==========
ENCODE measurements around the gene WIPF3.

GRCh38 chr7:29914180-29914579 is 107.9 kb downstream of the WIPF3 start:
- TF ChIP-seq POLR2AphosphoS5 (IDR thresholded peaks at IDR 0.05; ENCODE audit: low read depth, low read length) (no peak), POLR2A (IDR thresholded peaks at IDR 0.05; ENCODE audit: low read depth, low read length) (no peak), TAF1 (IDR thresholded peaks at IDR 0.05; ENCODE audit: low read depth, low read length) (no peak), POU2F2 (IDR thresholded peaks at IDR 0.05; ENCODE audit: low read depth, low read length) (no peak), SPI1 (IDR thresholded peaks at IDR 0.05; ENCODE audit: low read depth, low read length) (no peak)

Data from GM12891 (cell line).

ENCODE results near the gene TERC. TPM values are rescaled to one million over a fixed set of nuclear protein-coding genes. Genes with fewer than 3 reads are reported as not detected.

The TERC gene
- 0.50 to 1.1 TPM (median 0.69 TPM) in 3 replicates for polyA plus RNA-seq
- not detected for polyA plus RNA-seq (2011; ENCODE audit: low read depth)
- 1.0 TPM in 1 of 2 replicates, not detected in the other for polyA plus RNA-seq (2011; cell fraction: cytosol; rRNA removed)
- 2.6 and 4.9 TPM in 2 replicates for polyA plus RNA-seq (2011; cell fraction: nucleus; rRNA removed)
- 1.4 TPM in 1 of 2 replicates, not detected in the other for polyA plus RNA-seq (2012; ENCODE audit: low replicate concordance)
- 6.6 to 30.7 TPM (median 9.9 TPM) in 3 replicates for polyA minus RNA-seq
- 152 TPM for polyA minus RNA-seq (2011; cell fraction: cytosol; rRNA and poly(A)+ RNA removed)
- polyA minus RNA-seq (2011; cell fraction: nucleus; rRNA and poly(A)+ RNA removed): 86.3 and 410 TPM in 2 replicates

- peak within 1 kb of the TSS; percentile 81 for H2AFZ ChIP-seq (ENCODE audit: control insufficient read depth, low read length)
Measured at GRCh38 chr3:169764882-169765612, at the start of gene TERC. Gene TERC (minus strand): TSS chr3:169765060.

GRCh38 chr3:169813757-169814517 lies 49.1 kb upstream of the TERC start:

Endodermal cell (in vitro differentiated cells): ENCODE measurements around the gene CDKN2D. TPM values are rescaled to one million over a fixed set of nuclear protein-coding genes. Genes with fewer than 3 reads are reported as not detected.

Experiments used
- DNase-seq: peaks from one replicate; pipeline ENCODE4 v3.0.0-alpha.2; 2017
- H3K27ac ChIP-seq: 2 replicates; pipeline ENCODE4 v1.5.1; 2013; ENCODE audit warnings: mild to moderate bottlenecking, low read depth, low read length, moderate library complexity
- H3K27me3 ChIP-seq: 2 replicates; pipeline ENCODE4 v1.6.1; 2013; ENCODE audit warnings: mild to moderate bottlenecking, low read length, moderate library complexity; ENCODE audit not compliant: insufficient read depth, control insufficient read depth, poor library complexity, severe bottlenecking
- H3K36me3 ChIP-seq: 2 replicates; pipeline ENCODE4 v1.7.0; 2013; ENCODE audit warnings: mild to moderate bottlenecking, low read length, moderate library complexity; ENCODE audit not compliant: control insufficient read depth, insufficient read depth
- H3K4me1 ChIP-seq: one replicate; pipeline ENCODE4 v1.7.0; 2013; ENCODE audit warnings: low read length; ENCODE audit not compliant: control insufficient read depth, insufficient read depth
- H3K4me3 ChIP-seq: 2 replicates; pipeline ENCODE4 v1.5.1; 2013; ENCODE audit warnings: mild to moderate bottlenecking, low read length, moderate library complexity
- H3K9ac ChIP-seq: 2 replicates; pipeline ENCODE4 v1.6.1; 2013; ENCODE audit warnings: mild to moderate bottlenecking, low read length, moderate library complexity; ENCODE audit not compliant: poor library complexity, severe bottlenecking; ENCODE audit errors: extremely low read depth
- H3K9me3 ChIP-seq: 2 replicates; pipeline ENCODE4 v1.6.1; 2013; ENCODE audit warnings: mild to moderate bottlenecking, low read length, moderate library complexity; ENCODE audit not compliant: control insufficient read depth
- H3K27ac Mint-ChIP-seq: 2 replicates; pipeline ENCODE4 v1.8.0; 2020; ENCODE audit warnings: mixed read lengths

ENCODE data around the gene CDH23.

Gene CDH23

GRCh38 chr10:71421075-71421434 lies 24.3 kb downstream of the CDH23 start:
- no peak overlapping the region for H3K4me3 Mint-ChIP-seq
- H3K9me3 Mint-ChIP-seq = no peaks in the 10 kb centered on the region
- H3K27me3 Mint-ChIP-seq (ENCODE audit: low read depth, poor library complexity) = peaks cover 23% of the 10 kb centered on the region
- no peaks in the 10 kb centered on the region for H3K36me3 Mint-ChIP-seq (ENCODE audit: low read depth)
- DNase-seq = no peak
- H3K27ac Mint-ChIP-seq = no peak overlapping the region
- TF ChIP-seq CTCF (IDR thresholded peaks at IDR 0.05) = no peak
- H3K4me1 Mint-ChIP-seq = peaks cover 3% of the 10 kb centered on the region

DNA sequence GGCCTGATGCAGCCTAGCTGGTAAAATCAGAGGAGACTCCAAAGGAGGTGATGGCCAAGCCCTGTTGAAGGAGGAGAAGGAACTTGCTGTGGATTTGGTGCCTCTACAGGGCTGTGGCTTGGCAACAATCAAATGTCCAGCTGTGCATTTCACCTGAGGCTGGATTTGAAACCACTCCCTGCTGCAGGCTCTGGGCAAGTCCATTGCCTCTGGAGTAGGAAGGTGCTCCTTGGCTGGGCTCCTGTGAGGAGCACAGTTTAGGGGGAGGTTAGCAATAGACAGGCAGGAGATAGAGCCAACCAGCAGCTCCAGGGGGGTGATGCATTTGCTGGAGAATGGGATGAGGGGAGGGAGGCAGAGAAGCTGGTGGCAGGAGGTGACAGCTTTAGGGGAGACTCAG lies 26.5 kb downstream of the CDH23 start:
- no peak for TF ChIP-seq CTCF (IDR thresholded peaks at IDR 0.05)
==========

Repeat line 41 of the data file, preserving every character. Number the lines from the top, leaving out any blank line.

- no peak for TF ChIP-seq CTCF (IDR thresholded peaks at IDR 0.05)